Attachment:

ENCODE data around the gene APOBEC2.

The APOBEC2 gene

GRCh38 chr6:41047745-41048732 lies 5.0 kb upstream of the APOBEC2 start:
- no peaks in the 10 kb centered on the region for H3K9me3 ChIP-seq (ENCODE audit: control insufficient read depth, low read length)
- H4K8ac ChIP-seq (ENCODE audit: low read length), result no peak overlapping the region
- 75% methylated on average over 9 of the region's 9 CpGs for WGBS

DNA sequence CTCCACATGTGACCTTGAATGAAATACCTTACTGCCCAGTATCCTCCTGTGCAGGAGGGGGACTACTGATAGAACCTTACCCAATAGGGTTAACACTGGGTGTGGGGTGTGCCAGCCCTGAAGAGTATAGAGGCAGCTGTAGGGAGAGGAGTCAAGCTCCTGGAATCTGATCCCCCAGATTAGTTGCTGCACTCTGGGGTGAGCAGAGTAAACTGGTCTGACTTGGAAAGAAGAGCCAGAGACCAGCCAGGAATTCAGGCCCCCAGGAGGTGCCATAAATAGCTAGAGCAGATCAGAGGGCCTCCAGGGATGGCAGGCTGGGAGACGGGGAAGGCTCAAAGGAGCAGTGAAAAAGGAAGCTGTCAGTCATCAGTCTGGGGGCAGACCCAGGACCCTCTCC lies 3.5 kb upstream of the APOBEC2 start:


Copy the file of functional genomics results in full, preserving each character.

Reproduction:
ENCODE data around the gene APOBEC2.

The APOBEC2 gene

GRCh38 chr6:41047745-41048732 lies 5.0 kb upstream of the APOBEC2 start:
- no peaks in the 10 kb centered on the region for H3K9me3 ChIP-seq (ENCODE audit: control insufficient read depth, low read length)
- H4K8ac ChIP-seq (ENCODE audit: low read length), result no peak overlapping the region
- 75% methylated on average over 9 of the region's 9 CpGs for WGBS

DNA sequence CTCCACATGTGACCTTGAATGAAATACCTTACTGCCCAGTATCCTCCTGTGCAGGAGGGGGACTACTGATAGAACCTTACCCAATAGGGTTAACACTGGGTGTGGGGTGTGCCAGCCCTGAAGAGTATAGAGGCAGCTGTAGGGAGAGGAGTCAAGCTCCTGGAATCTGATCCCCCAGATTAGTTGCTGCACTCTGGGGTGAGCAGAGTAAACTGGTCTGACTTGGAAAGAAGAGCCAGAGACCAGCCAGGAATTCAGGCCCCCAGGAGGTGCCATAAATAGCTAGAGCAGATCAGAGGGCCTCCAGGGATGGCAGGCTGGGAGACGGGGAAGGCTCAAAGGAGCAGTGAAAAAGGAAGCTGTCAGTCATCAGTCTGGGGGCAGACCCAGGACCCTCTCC lies 3.5 kb upstream of the APOBEC2 start: